Last week the world witnessed an attempted power-grab in football. Groups of angry fans across the country dropped decades of ingrained tribalism to unite against a common enemy in order to protect our football clubs and the pyramid they are all part of.
It was a rare and emphatic win for the people who matter against the ever-encroaching sterilisation of our game.
Commercialism in football is undoubtedly here, it has been since '92. Some would argue it has been since the first sponsor appeared on a home shirt; the famous white of HSV branded boldly. HITACHI emblazoned across the chest of our very own Kevin Keegan in bright red lettering. As HSV were branded, so were we. "Legacy fans" was the label. Cold billionaire corporate slang used to describe people who no longer matter to the men who hold their respective clubs' hostage.
Over a century of domestic supporters paying into their clubs; buying tickets, kits, food and programmes. Thoughtlessly reduced to a throwaway term by men who bought vital community assets and attempted to mercilessly pry them from the embrace of those who built it all. They'd have us replaced by the modern fan. Someone whose connection with their chosen club was born through data-points, statistics and twitter interactions. Instead of family ties, political positions and local values. A football club is a gift to the community it represents, and every community should be represented within its club.
So, what can Newcastle Supporters do to affect positive, lasting change?
Digressing slightly, we can look to the history of active support in football for guidance. It's hard to ignore the Ultra movement that emerged from Italy in the 1950s. The ideals of young men representing their pre-unification city-states filtered through the generations and easily transferred to the stands.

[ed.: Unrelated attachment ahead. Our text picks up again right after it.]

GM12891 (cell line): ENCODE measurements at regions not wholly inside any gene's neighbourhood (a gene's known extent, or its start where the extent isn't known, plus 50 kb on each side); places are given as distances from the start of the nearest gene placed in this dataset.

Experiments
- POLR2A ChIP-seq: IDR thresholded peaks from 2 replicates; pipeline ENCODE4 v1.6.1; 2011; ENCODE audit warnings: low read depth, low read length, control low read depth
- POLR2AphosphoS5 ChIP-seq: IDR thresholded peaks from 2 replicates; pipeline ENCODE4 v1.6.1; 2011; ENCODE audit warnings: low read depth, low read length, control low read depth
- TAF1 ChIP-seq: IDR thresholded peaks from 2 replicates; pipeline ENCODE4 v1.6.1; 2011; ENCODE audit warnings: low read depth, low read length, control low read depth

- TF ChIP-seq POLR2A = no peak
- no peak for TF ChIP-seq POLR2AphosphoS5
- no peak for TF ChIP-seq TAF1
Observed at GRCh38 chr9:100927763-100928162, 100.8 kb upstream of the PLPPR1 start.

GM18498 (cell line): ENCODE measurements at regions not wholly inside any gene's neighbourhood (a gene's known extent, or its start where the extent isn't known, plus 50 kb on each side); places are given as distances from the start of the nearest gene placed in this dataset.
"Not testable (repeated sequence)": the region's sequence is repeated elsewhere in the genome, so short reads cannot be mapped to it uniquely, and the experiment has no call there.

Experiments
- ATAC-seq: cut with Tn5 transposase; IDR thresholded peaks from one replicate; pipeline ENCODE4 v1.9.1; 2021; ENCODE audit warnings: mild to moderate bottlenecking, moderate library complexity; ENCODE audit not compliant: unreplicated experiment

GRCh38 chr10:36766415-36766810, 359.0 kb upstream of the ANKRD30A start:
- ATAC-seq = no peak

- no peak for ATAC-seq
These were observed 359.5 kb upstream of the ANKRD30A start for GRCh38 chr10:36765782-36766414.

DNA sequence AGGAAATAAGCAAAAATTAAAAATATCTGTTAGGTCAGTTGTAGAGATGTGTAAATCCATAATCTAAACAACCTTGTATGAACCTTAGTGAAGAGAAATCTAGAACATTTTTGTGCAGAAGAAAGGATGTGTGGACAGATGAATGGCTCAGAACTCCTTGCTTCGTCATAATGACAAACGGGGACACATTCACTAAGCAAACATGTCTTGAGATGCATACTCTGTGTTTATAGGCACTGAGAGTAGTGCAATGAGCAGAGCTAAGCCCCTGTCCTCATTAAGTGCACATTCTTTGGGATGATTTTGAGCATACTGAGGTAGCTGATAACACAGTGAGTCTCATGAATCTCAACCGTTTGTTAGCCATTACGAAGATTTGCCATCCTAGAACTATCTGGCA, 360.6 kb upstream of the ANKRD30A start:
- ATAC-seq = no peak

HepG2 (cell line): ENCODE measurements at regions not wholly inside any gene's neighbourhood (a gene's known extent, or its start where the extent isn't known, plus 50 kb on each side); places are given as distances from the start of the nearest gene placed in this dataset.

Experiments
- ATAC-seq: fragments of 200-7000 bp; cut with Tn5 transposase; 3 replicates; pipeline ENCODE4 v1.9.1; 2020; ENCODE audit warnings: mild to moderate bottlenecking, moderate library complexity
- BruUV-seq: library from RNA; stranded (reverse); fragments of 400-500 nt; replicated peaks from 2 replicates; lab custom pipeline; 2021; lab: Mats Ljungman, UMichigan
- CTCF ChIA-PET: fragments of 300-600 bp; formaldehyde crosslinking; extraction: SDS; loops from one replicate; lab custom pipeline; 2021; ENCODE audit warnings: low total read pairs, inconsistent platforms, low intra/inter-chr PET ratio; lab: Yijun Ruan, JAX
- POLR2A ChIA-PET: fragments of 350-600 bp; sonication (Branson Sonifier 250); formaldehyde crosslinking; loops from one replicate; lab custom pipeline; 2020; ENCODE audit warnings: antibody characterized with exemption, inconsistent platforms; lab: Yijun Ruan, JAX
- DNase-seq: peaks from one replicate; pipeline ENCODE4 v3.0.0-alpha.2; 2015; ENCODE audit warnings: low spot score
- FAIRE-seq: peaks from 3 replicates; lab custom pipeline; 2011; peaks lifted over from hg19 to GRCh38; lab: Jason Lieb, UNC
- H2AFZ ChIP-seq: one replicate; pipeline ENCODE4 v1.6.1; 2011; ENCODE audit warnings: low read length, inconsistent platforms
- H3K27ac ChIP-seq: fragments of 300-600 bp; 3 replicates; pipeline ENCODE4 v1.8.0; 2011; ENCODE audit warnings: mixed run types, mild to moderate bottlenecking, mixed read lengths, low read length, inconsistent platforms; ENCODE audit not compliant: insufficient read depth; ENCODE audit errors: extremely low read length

Whilst we shouldn't advocate for the violence that sometimes occurs alongside, Ultra groups elevated themselves into positions of influence through coordinated active support initiatives. Demanding that their clubs honour the communities they are a vital part of, these groups can be credited with inspiring fan movements and representation within clubs globally.
There are parallels to be drawn. Newcastle supporters have an opportunity to transcend our meaning. From passive customers who buy a ticket and sing some songs, to active supporters who protect the club and hold anyone involved with it accountable. Doing this through organised movements and demanding a real financial stake in a community asset that belongs to the supporters, and always has.
With the most positive supporter-led project in the United Kingdom in the 1892 Pledge, a platform exists to become trendsetters in English football. In Wor Flags there is the most grand and ambitious active supporter group in the country.
The idea of supporters united behind these two initiatives is a powerful one. A genuine opportunity to demonstrate the importance and position of supporters within the game to the cowards who tried to steal it whilst our backs were turned.
The successful purchase of an ownership stake of any size in a Premier League club has the potential to send shockwaves throughout the English pyramid. Inspiring ambition and action at every level of the game. The opportunity for Newcastle supporters to be the spark that ignites a fierce and irreversible flame of change for the better, sits right in-front of us.
There will be doubters and detractors. People who believe that the game is too far gone and that we are but passive bystanders, witnessing our connection to the sport fade further away with every passing season. We can forgive people for feeling this way, as the trend in football since 1992 suggests that actually, they're right.
But that doesn't mean it's inevitable. There is momentum on our side and a renewed will to wrestle back influence. Whilst football fans have been guilty of sitting back for years and passively consuming the product put in front of us, that era is ending. Our eyes have shot wide open to the dirty reality hidden behind the sheen of the Premier League brand.
The notion of fan ownership is laughable to some, and I'm enough of a pragmatist to admit that it's highly ambitious. Though I'm also a romantic, one who believes that the untapped power of united active support can be a benchmark in history for something truly special.
It may be 1% initially, but jamming our foot firmly in the door of club ownership can be a powerful catalyst for more. One percent becomes two, two becomes three.
The rest is history.